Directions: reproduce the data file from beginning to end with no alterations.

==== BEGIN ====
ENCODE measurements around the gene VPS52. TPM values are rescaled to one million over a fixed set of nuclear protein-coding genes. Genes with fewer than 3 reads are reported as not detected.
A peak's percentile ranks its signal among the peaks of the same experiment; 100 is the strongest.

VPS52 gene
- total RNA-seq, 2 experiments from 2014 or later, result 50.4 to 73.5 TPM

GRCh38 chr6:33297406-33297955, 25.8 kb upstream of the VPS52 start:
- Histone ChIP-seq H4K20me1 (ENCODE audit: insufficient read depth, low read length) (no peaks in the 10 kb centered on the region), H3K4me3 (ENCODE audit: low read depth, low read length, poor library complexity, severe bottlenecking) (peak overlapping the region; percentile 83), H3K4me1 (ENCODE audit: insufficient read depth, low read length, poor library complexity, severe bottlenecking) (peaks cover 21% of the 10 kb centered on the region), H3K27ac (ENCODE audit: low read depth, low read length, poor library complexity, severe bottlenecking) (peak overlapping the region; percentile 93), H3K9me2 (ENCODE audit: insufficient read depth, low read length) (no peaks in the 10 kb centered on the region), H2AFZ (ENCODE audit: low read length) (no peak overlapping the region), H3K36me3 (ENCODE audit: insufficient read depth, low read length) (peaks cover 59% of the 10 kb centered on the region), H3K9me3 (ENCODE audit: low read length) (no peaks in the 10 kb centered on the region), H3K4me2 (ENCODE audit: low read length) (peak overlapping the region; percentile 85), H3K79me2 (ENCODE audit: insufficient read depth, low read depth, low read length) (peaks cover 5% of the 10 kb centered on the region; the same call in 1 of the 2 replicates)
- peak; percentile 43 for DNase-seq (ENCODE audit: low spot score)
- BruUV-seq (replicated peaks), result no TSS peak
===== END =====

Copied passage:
ENCODE measurements around the gene VPS52. TPM values are rescaled to one million over a fixed set of nuclear protein-coding genes. Genes with fewer than 3 reads are reported as not detected.
A peak's percentile ranks its signal among the peaks of the same experiment; 100 is the strongest.

VPS52 gene
- total RNA-seq, 2 experiments from 2014 or later, result 50.4 to 73.5 TPM

GRCh38 chr6:33297406-33297955, 25.8 kb upstream of the VPS52 start:
- Histone ChIP-seq H4K20me1 (ENCODE audit: insufficient read depth, low read length) (no peaks in the 10 kb centered on the region), H3K4me3 (ENCODE audit: low read depth, low read length, poor library complexity, severe bottlenecking) (peak overlapping the region; percentile 83), H3K4me1 (ENCODE audit: insufficient read depth, low read length, poor library complexity, severe bottlenecking) (peaks cover 21% of the 10 kb centered on the region), H3K27ac (ENCODE audit: low read depth, low read length, poor library complexity, severe bottlenecking) (peak overlapping the region; percentile 93), H3K9me2 (ENCODE audit: insufficient read depth, low read length) (no peaks in the 10 kb centered on the region), H2AFZ (ENCODE audit: low read length) (no peak overlapping the region), H3K36me3 (ENCODE audit: insufficient read depth, low read length) (peaks cover 59% of the 10 kb centered on the region), H3K9me3 (ENCODE audit: low read length) (no peaks in the 10 kb centered on the region), H3K4me2 (ENCODE audit: low read length) (peak overlapping the region; percentile 85), H3K79me2 (ENCODE audit: insufficient read depth, low read depth, low read length) (peaks cover 5% of the 10 kb centered on the region; the same call in 1 of the 2 replicates)
- peak; percentile 43 for DNase-seq (ENCODE audit: low spot score)
- BruUV-seq (replicated peaks), result no TSS peak